Protests over trash crisis in Lebanon's Beirut turned into anti-government protests. While police dispersed protesters with water cannons and tear gas, Prime Minister Tammam hinted he may resign
Police firing tear gas, rubber bullets and water cannons battled thousands of Lebanese protesters Saturday demonstrating against government corruption and political dysfunction amid a trash crisis, with the sound of gunfire echoing through the streets into the night. Lebanon's prime minister hinted Sunday he might resign after violent protests against government corruption and political dysfunction. Tammam Salam also pledged that security forces that used violence against demonstrators would be held accountable. Salam said in a news conference at the government's headquarters that the right to demonstrate is protected by the constitution. Salam told the protesters he is ready to have a dialogue with them, while about 100 protesters outside the building chanted "leave, leave." "Anyone who behaved in a way that harmed or caused damage to those people will be held responsible," Salam said. The interior ministry said it had ordered the release of protesters detained during the clashes, which saw youths hurling rocks at police during the attempt to storm a heavily protected security zone around the Saraya palace, the seat of government.
"The people want the overthrow of the regime," said protesters using the famous chants made by Arab protesters during the height of popular protests that swept the region after 2011 and toppled several longstanding rulers. Riot police used batons to beat back protesters among downtown Beirut's Ottoman-era buildings and lavish apartment complexes, while others were carried away, overcome by tear gas. Private television station LBC reported police attacked one of its crew. "The people want to topple the regime!" protesters cried out, a slogan used during the Arab Spring protests that swept through the region.
Lebanese Red Cross spokesman George Kattaneh told The Associated Press that at least 15 protesters were wounded, one of them in critical condition. He said the numbers likely would rise as security forces battled with protesters into the night. Police said 35 officers were wounded as they tried to disperse protesters trying to break into a security zone near parliament and the government building.
Saturday saw the biggest demonstrations by far since garbage began piling up on the streets after the capital's main landfill was closed a month ago. An online group calling itself "You Stink!" and other civil society groups organized the rallies, calling on Lebanese to join them in a revolt against the corrupt system. They said they plan to stay in downtown Beirut near the government building and parliament.
"We want to live in our country," read one poster carried by a protester. Another read: "Some trash should NOT be recycled," written in red above photos of Lebanese politicians. The government has been unable to find an alternative system for waste management, amid government paralysis and bickering among politicians. Some residents have resorted to burning trash on the streets, sending toxic fumes over the city's skyline and into homes. The health minister has warned of a catastrophe as some have started dumping trash in valleys, rivers and near the sea.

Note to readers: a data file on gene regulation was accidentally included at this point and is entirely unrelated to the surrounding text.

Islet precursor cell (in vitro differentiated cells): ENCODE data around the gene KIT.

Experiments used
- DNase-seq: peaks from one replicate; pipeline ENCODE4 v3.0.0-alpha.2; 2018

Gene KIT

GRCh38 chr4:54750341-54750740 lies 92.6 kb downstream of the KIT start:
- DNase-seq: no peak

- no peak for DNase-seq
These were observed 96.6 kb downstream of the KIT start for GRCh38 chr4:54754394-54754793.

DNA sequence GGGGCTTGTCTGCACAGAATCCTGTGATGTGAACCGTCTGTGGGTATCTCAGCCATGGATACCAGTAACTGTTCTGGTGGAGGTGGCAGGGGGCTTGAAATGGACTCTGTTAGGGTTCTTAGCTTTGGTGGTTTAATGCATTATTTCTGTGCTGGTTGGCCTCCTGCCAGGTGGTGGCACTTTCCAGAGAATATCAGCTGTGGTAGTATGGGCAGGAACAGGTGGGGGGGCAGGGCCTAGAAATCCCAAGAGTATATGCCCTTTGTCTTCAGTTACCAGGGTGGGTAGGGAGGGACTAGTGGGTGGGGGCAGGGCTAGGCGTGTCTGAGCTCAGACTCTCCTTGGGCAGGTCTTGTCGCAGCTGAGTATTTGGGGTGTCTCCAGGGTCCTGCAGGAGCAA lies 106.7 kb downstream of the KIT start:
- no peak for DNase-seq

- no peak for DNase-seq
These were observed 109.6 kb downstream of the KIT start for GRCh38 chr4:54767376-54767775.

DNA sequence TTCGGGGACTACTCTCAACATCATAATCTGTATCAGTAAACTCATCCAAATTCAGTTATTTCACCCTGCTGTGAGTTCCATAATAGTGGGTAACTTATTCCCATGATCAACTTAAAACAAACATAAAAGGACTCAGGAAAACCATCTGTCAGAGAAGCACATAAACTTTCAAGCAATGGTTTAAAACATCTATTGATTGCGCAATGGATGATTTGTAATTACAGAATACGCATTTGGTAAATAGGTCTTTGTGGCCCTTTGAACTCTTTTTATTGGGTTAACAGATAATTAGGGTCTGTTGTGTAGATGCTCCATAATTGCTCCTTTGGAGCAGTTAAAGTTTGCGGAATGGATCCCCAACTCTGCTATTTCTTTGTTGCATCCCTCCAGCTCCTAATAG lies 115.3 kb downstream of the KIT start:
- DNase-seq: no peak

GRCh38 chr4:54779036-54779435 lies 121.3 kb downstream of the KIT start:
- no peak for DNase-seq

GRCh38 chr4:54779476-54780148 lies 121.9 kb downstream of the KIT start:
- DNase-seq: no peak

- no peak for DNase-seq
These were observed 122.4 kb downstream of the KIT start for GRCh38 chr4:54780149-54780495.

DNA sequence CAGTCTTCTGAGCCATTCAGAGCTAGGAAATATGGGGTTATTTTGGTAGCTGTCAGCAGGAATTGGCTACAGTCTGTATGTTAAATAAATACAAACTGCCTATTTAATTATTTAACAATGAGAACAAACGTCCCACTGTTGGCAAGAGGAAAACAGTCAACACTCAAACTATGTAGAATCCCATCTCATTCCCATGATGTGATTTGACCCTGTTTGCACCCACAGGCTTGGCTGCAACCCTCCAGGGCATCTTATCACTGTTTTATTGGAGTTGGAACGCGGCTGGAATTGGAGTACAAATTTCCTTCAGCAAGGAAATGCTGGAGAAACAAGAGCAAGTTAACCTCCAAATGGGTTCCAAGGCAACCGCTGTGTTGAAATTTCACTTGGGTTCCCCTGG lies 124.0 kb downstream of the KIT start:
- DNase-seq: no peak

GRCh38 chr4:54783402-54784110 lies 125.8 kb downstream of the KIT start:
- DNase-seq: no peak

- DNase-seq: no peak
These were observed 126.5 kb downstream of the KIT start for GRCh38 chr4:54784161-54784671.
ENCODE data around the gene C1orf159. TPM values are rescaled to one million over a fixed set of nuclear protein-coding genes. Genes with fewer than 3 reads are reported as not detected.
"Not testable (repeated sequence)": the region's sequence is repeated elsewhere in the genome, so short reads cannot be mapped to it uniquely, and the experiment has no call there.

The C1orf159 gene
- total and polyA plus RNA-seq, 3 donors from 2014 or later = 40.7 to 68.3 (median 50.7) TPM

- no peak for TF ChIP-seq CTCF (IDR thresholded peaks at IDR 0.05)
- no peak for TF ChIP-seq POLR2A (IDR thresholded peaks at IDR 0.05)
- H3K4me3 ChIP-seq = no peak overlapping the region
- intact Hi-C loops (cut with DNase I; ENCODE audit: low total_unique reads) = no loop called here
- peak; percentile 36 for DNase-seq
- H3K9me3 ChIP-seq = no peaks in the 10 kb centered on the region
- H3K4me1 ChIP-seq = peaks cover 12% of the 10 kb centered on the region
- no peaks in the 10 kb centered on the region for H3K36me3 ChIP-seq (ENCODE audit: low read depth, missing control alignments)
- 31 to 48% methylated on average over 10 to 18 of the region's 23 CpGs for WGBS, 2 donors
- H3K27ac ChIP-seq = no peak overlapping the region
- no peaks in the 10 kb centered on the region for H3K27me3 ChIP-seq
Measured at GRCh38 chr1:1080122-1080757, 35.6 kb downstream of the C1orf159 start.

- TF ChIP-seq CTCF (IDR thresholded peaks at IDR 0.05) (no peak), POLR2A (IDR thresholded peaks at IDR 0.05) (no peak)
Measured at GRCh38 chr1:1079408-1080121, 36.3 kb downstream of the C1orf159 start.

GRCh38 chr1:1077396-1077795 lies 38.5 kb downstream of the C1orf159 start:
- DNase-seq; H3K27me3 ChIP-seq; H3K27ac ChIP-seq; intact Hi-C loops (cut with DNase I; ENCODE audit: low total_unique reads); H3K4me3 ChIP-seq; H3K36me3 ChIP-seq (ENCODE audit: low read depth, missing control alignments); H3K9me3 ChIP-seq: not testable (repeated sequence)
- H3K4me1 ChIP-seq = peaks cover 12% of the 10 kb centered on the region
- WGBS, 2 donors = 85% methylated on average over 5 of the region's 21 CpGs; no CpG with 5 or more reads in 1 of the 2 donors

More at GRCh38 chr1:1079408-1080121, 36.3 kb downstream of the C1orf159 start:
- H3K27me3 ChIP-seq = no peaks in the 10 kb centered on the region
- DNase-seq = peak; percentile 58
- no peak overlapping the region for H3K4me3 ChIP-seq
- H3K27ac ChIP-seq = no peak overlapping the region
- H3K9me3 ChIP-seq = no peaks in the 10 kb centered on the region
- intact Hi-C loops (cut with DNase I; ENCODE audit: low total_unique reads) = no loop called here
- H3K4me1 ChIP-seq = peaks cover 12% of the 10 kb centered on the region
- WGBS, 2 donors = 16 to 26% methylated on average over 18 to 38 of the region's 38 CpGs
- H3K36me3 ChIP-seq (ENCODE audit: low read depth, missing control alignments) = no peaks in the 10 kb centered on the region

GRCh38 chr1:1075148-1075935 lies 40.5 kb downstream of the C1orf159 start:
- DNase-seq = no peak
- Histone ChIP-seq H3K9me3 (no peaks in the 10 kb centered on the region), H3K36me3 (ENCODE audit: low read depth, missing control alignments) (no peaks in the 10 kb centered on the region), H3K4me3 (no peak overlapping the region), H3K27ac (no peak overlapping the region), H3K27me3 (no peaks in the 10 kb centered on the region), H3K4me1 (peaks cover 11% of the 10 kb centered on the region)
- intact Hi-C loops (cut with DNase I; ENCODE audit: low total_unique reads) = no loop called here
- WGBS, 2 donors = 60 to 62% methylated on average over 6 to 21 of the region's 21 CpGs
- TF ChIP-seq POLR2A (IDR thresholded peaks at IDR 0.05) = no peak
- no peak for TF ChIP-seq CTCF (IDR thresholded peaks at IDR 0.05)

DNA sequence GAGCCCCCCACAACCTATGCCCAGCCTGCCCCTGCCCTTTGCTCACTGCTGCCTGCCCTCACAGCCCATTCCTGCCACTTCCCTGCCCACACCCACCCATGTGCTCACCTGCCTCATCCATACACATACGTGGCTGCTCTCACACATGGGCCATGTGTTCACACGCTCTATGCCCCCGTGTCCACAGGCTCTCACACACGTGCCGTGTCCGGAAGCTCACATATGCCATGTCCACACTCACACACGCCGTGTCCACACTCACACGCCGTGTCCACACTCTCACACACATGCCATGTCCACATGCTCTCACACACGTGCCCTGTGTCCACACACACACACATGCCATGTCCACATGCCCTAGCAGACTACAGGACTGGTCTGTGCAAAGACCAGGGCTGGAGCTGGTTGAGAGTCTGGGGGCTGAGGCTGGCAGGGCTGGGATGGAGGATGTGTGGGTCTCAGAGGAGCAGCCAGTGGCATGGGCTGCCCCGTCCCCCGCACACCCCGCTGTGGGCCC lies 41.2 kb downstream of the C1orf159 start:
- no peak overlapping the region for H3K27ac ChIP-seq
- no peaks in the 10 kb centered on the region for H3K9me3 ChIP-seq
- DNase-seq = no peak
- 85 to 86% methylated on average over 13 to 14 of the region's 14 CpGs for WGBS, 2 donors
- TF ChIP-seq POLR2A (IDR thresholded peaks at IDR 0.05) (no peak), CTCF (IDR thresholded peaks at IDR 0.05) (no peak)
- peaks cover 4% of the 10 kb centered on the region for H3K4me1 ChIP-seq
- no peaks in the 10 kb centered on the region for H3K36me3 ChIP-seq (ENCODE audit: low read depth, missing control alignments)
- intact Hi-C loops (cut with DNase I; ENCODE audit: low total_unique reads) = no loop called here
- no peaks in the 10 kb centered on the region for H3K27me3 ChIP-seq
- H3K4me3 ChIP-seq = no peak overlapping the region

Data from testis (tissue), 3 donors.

The protest began in Riyad Solh Square near the government building. Police fired tear gas and water cannons to beat back protesters after some of them tried to push through a security cordon. The protesters later moved to the nearby Martyrs' Square and pledged to stay the night.
Heavy gunfire could be heard as the clashes continued. Interior Minister Mohammad Machnouk, currently abroad, told the private Al-Jadeed television station that those who opened fire with live ammunition would be held accountable. He also pledged to resolve the trash crisis at next week's Cabinet meeting.
Lebanon has a sectarian power-sharing system that ensures equal representation between the country's main religious sects. That often means complete paralysis. Protesters called for the resignation of the government, blaming it for worsening the country's political paralysis. But government has been particularly poor since the eruption of the war in neighboring Syria. That conflict has exacerbated Lebanon's political divisions, often along sectarian lines that reflect the Syrian conflict. The presidency has been vacant for more than a year, and the parliament elected in 2009 has extended its own term and postponed elections until 2017 on the grounds of instability.
It was not clear whether the snowballing protest movement would turn into something bigger. Lebanese have rarely taken to the streets unless it was for a political cause backed by a political party. Those behind recent protests have urged more people to join them. The tiny, fragile country with a strong sectarian divide has managed to survive the Arab Spring uprisings that toppled Arab dictators, the onslaught by the Islamic State of Iraq and al-Sham in Syria and Iraq and the fallout from 1.2 million Syrian refugees now straining its economy. But political disputes have kept the country without a president for more than a year.
Meanwhile, heavy clashes broke out in the Palestinian refugee camp of Ein el-Hilweh near the port city of Sidon, which started when Islamists tried to assassinate a commander of the mainstream Fatah movement. Lebanese security officials said the clashes killed three people and wounded 20. The violence spread through large parts of the camp with exchanges of rocket and heavy machine gun fire. The officials, who spoke on condition of anonymity as they weren't authorized to brief journalists, said the clashes were some of the heaviest in a year. The camp is home to some 70,000 Palestinian refugees, as well as houses Islamists and criminal fugitives.